1 edible root of the salsify plant [syn: oyster plant]
2 Mediterranean biennial herb with long-stemmed heads of purple ray flowers and milky sap and long edible root; naturalized throughout United States [syn: oyster plant, vegetable oyster, Tragopogon porrifolius]
3 either of two long roots eaten cooked
- See also Aruncus, which is also known as "goatsbeard".
The Goatsbeards or Salsifies are the genus Tragopogon of flowering plants within the family Asteraceae. They include the vegetable called salsify as well as a number of common wild flowers, some of which are usually regarded as weeds.
Goatsbeards are forbs growing as biennial or perennial plants. They have a strong taproot and milky sap. They generally have few branches, and those there are tend to be upright. Their leaves are somewhat grass-like. Flower colour varies within the genus, with some yellow species, and some bronze or purple. Seeds are borne in a globe like that of a dandelion but larger, and are dispersed by the wind.
The goatsbeards are natives of Europe and Asia, but several species have been introduced into North America and Australia and have spread widely there.
Some of the more common species of Tragopogon are known, in the regions where they are most common, by the common names "goat's beard", "goatsbeard", "salsify" or "common salsify", without further qualification. These names are therefore inherently ambiguous, and best avoided, or reserved for the genus collectively. In the species list below, the first common name given is the one that seems to be most widely used for that species and is not in significant use for any other species.
The vegetable called salsify is usually the root of Purple Salsify, Tragopogon porrifolius; the root is described as having the taste of oysters (hence the alternative common name "Oyster Plant" for some species in this genus), but more insipid with a touch of sweetness. The young shoots of Purple Salsify can also be eaten. Other species are also used in the same way, including the Black or Spanish Salsify, Scorzonera hispanica, which is closely related though not a member of the genus Tragopogon.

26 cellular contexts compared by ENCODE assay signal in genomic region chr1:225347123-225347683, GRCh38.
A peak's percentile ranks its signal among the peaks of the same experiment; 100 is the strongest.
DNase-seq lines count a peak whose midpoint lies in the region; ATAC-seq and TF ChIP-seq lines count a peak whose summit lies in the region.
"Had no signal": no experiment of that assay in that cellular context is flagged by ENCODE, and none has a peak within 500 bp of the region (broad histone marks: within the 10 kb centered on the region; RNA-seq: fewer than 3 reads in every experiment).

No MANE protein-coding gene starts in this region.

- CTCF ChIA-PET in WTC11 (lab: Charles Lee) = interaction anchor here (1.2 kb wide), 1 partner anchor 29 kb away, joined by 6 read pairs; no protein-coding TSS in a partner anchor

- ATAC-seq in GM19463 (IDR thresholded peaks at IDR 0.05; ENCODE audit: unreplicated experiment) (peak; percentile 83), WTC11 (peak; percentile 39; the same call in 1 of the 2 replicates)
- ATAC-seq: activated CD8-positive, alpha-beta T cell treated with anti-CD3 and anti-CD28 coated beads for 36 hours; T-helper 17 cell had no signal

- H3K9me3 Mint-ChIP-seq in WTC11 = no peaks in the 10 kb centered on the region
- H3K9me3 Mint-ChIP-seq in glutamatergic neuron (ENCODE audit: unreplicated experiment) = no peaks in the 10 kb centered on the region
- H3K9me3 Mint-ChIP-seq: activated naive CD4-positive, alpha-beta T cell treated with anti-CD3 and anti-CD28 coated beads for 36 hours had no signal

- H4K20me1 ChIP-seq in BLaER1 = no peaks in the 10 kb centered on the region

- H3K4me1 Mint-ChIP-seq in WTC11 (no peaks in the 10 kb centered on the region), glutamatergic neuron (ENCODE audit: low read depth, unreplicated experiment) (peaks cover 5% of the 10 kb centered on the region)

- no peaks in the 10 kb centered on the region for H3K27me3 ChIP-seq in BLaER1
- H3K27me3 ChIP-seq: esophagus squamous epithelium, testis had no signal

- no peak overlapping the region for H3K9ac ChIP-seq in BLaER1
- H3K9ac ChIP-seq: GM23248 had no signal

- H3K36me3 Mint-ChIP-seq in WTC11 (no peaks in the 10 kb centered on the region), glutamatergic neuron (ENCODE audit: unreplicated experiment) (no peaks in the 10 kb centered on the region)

The rise of new speciesGoatsbeard are one example where hybrid speciation has been observed. In the early 1900s, humans introduced three species of goatsbeard into North America. These species, the Western Salsify (T. dubius), the Meadow Salsify (T. pratensis), and the Oyster Plant (T. porrifolius), are now common weeds in urban wastelands. In the 1950s, botanists found two new species in the regions of Idaho and Washington, where the three already known species overlapped. One new species, Tragopogon miscellus, is a tetraploid hybrid of T. dubius and T. pratensis. The other species, Tragopogon mirus, is also an allopolyploid, but its ancestors were T. dubius and T. porrifolius. These new species are usually referred to as "the Ownbey hybrids" after the botanist who first described them. The T. mirus population grows mainly by reproduction of its own members, but additional episodes of hybridization continue to add to the T. mirus population.
Some species of Goatsbeard
- Tragopogon coloratus
- Tragopogon crocifolius
- Tragopogon cupani
- Western Salsify, Western Goat's Beard, Wild Oysterplant, Yellow Salsify, Yellow Goat's Beard, Meadow Goat's Beard, Goat's Beard, Goatsbeard, Common Salsify, or Salsify, Tragopogon dubius
- Woolly Goatsbeard, Tragopogon floccosus
- Tragopogon gracilis
- Ontario Goatsbeard, Tragopogon mirabilis
- Remarkable Goatsbeard Tragopogon mirus
- Hybrid Goat's-beard or Moscow Salsify, Tragopogon miscellus
- Purple Salsify, Oyster Plant, Common Salsify, Goatsbeard or Salsify, Tragopogon porrifolius
- Jack-go-to-bed-at-noon or Meadow Salsify, Tragopogon pratensis
- Crantz's Salsify, Tragopogon X crantzii
- Newhybrid Salsify, Tragopogon X neohybridus
- Soltis, D. E., Soltis, P. S., Pires, J. C., Kovarik, A., Tate, J. A., & Mavrodiev, E. (2004). Recent and recurrent polyploidy in Tragopogon (Asteraceae): cytogenetic, genomic and genetic comparisons. Biological Journal of the Linnean Society, 82, 485-501.
salsify in Danish: Gedeskæg
salsify in German: Bocksbärte
salsify in Spanish: Tragopogon
salsify in French: Salsifis
salsify in Lithuanian: Pūtelis
salsify in Dutch: Tragopogon
salsify in Polish: Kozibród
salsify in Portuguese: Tragopogon
salsify in Romanian: Tragopogon
salsify in Swedish: Haverrötter